Based on the question I posed, this is my idea. It’s called Reset.
I am exploring the impacts of big metropolis in the lives of those who live in them. I have observed that there is a constructed, artificial perception of success that leads to a cat and mouse game. People in cities such as London work jobs they may not necessarily enjoy for hours on end just to be able to afford a slightly more expensive pub, and a slightly more instagramable brunch on Sunday mornings. There is a total de-connection between the lives that we live and the lives that we wish we lived, and amidst all of this, we age, we rack up debt and we become ill.
It isn’t easy for everyone to just simply change their career choice or their job. Bills don’t pay themselves and responsibilities don’t just disappear. Practicing mindfulness is fantastic but sometimes that alone isn’t enough, and just leaving everything behind to start again is sometimes just not an option for some.
Currently, I’m aiming to create a organization that I’ve named Reset. The aim of it will be to create an atemporal bubble where people can go for short periods of time, between 2 weeks and a month, with the aim of re-evaluating themselves, their lives, their choices, their jobs and their professional pathways, without having to book a flight to Nepal and becoming a buddhist monk. It will be a self sustainable space, a small community of people looking to find the same answers. The best way I can illustrate this point is by using the example of- if you stick a banker in an environment where banks don’t exist, they will stop worrying about their daily grind, and will have to focus on the real things around them. I want to connect people to themselves, but in a timeframe that allows them to go back to their normal lives (if they wish to).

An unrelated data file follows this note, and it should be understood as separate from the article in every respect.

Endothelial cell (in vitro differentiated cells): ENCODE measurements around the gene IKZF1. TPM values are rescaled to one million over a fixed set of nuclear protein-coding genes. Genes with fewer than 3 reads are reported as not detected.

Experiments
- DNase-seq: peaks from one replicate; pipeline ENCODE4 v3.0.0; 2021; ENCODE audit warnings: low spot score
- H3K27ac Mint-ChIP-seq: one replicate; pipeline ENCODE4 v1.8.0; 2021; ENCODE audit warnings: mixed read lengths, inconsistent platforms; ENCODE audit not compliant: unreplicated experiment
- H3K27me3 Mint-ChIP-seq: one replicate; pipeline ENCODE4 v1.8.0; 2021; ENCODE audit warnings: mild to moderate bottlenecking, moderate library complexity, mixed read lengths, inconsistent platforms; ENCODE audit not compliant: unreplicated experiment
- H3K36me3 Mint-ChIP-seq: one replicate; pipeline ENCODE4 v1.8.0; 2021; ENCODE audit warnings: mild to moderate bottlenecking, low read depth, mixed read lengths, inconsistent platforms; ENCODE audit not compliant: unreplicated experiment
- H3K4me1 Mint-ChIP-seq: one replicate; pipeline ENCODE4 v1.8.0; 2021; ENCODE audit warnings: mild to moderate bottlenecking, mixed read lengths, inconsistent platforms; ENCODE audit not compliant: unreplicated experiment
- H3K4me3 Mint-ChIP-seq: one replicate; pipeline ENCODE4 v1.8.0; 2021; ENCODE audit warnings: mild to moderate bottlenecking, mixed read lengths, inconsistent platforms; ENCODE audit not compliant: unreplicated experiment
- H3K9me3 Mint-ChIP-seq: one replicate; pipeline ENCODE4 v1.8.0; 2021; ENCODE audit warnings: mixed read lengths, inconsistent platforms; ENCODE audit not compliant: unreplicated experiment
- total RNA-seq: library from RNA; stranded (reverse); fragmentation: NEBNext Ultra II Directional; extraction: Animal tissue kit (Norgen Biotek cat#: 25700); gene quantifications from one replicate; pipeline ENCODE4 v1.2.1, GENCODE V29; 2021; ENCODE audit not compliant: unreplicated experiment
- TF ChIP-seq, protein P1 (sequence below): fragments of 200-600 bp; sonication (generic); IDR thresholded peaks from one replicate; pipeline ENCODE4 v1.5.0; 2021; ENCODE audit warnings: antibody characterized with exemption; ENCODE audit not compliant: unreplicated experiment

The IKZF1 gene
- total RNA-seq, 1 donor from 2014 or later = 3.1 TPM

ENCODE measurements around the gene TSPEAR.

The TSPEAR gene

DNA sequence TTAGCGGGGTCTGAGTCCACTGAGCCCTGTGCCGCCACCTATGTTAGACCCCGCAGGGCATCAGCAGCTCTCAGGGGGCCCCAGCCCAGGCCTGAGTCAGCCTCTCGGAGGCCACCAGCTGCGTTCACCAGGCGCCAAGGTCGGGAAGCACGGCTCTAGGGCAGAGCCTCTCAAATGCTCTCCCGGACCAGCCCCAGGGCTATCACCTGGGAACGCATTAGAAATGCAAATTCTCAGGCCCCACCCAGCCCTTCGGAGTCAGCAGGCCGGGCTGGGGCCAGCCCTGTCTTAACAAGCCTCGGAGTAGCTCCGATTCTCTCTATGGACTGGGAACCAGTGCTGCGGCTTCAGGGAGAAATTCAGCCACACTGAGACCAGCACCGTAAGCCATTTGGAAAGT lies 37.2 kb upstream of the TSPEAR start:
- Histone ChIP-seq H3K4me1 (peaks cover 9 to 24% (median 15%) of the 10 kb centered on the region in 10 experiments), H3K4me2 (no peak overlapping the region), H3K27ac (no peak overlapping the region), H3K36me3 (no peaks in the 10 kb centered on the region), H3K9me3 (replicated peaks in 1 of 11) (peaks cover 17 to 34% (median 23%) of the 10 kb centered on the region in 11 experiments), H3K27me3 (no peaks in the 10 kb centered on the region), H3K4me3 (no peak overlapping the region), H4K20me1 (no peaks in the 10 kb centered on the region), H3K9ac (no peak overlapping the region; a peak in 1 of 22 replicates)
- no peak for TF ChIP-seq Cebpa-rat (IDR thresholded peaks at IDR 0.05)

I also believe that these communities being self sustainable create awareness of what self sustainability is, and how it can easily be achievable.
This is an extract of an email I sent to a professional psychologist, in order to gain some insights on the psychological impacts of this sort of idea. I asked him these questions-
Would just like a professional opinion on mindfulness, do you think it really works? Is it a good idea to cut off people from their lives, almost as a form of shock therapy, to release them from their trap? How could I offer psychological help in this environment? Do you think the wellbeing of someone’s mind is in any way connected to their surroundings? To nature? Do you have any experiences with people that have become stuck in a job that they don’t like, or that they’ve realized they essentially hate their lives? Is there a therapeutical remedy for chronic unhappiness?
I think it would be useful to really consolidate what sort of help I could offer, since sticking people in a gated community like pigs in a pen isn’t exactly useful, or very well thought out for that matter.
I want to reiterate that this isn’t some sort of spiritual retreat, or a retreat at all for that matter. I don’t mean to cut people off from their lives with any purpose, at all. The aim of this whole project is to reset. Reset themselves, like having a cold shower, it doesn’t necessarily have to change anything, people can go back to doing what they did before, just with a refreshened perspective, or they can radically change their lives, that is entirely up to them.
I’m giving the survey a few more days before I close it, I want to get as many answers as possible. So far, 43 people have taken it, if I reached 50 that would be fantastic. The results of the survey, I’m hoping back my theory that people don’t need to want to change their environment i.e where they live, in order to want to change their perspective.
My main aim isn’t environmental, but environmentalism is a huge part of my research, as I genuinely believe (and also backed by evidence), that taking care of our surroundings creates a sense of fulfillment that can’t be equated by any other sort of activity. I still have to find more facts to back this, but we’re on the right track!